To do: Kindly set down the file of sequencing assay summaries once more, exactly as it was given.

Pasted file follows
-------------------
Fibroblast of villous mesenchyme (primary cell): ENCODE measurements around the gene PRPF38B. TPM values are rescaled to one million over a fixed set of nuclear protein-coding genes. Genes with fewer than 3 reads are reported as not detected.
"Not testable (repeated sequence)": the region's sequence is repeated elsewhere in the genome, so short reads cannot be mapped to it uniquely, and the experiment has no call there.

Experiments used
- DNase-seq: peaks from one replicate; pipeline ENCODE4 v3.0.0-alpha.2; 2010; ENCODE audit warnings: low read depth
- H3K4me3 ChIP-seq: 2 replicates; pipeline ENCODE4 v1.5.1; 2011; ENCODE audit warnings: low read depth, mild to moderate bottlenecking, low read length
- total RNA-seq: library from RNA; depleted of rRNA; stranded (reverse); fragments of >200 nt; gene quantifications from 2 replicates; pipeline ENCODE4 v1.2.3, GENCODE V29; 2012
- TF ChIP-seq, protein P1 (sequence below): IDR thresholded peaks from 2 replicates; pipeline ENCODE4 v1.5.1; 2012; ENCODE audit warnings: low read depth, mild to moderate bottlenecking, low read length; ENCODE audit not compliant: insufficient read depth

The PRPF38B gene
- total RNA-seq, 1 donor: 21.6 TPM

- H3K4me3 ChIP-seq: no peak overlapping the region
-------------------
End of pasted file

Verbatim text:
Fibroblast of villous mesenchyme (primary cell): ENCODE measurements around the gene PRPF38B. TPM values are rescaled to one million over a fixed set of nuclear protein-coding genes. Genes with fewer than 3 reads are reported as not detected.
"Not testable (repeated sequence)": the region's sequence is repeated elsewhere in the genome, so short reads cannot be mapped to it uniquely, and the experiment has no call there.

Experiments used
- DNase-seq: peaks from one replicate; pipeline ENCODE4 v3.0.0-alpha.2; 2010; ENCODE audit warnings: low read depth
- H3K4me3 ChIP-seq: 2 replicates; pipeline ENCODE4 v1.5.1; 2011; ENCODE audit warnings: low read depth, mild to moderate bottlenecking, low read length
- total RNA-seq: library from RNA; depleted of rRNA; stranded (reverse); fragments of >200 nt; gene quantifications from 2 replicates; pipeline ENCODE4 v1.2.3, GENCODE V29; 2012
- TF ChIP-seq, protein P1 (sequence below): IDR thresholded peaks from 2 replicates; pipeline ENCODE4 v1.5.1; 2012; ENCODE audit warnings: low read depth, mild to moderate bottlenecking, low read length; ENCODE audit not compliant: insufficient read depth

The PRPF38B gene
- total RNA-seq, 1 donor: 21.6 TPM

- H3K4me3 ChIP-seq: no peak overlapping the region